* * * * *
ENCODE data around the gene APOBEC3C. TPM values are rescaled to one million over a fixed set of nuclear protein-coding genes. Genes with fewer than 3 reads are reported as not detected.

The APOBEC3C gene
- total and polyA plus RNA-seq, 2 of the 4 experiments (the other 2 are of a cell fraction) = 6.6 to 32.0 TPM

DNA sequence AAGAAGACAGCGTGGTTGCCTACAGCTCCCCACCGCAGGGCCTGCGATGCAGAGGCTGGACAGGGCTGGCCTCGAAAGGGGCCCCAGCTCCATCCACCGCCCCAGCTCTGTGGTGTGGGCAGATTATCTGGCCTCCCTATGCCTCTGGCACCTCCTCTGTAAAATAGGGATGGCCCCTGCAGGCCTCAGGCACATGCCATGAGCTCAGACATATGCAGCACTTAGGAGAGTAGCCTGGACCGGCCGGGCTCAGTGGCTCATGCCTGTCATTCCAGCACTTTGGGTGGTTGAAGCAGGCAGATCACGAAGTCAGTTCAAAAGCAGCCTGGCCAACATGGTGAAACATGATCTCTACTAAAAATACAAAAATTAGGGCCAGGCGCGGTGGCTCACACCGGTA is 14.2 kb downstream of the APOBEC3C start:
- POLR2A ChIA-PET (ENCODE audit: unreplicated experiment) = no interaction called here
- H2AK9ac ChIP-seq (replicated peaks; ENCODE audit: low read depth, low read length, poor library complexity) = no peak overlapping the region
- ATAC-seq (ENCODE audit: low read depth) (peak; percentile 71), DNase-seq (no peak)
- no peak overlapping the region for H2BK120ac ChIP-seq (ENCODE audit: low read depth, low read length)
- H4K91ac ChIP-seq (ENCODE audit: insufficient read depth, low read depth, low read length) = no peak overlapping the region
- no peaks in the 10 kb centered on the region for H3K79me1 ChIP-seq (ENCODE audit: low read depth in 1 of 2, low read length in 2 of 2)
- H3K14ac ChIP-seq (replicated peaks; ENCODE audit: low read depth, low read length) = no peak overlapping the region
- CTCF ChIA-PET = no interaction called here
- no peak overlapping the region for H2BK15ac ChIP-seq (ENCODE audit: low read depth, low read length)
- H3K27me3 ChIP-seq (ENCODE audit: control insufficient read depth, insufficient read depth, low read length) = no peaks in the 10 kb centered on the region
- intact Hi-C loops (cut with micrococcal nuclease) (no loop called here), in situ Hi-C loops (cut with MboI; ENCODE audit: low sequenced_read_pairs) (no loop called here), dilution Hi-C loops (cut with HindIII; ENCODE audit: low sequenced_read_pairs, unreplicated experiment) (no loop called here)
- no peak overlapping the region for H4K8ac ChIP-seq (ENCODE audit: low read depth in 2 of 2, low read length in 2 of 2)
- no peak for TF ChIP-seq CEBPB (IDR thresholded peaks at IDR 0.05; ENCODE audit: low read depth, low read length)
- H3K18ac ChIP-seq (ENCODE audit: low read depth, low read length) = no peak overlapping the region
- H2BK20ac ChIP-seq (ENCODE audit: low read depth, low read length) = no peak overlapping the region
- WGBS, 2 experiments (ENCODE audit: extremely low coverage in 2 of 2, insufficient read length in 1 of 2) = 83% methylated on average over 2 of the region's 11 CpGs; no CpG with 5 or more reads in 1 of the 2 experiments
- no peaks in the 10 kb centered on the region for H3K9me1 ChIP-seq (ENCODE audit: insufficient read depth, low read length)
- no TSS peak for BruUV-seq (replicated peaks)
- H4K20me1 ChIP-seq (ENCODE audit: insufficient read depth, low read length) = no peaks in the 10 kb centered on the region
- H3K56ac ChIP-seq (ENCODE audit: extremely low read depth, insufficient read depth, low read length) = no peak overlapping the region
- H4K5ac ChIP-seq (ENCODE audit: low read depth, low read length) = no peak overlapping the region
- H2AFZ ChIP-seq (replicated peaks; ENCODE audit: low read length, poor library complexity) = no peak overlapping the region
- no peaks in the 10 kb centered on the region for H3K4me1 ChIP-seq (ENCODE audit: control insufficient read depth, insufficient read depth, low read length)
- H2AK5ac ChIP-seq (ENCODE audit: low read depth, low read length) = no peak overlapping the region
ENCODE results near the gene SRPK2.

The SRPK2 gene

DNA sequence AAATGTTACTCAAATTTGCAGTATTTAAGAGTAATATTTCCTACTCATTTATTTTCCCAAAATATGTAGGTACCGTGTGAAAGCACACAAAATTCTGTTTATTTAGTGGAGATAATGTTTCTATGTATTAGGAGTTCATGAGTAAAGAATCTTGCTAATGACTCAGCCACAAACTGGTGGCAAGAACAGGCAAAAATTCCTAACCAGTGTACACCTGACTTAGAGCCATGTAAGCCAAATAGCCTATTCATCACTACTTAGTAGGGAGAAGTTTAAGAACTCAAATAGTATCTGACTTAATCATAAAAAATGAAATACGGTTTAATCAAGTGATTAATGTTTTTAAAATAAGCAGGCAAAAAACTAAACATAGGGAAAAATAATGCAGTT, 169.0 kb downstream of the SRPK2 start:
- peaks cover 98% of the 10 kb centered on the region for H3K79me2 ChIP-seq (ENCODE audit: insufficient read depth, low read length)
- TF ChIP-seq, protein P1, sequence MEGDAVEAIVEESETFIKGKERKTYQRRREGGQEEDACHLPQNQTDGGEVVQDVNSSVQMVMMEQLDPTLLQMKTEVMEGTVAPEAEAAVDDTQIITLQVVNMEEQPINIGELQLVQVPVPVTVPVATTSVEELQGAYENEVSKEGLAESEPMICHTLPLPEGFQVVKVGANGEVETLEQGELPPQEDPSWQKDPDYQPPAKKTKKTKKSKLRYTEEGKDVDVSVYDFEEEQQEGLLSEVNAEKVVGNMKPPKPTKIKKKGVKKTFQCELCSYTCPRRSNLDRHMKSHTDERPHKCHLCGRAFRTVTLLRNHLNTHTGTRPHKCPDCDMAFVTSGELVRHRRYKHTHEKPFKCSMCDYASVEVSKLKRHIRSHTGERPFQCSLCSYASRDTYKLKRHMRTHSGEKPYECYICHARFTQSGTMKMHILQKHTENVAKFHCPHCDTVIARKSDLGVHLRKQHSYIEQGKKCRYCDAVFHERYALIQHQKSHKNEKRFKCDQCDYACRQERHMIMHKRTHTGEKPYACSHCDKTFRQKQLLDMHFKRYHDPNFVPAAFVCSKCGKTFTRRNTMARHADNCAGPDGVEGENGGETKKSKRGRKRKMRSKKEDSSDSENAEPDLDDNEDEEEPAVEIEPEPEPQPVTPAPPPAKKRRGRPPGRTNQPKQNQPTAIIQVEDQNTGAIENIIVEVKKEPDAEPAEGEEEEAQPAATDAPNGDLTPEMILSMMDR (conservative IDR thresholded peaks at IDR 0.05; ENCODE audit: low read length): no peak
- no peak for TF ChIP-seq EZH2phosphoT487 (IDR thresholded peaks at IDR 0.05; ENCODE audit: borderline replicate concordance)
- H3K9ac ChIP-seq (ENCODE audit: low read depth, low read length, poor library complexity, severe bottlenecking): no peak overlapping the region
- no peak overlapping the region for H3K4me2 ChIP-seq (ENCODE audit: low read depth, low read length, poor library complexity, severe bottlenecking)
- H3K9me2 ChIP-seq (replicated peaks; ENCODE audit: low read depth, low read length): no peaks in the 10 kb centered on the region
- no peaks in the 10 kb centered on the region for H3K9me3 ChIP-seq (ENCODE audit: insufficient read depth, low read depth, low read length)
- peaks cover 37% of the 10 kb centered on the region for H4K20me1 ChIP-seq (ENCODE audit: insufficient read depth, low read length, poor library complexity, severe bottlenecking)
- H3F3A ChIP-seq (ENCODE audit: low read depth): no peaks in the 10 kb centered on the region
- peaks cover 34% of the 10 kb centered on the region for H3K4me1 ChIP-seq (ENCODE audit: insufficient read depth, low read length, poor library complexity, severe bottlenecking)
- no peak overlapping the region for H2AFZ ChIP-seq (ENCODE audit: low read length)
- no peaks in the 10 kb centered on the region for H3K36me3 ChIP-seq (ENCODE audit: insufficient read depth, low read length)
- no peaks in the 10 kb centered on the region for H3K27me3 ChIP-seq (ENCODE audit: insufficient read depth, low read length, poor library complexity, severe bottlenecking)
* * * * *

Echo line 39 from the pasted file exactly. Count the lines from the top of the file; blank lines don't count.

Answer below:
- peaks cover 37% of the 10 kb centered on the region for H4K20me1 ChIP-seq (ENCODE audit: insufficient read depth, low read length, poor library complexity, severe bottlenecking)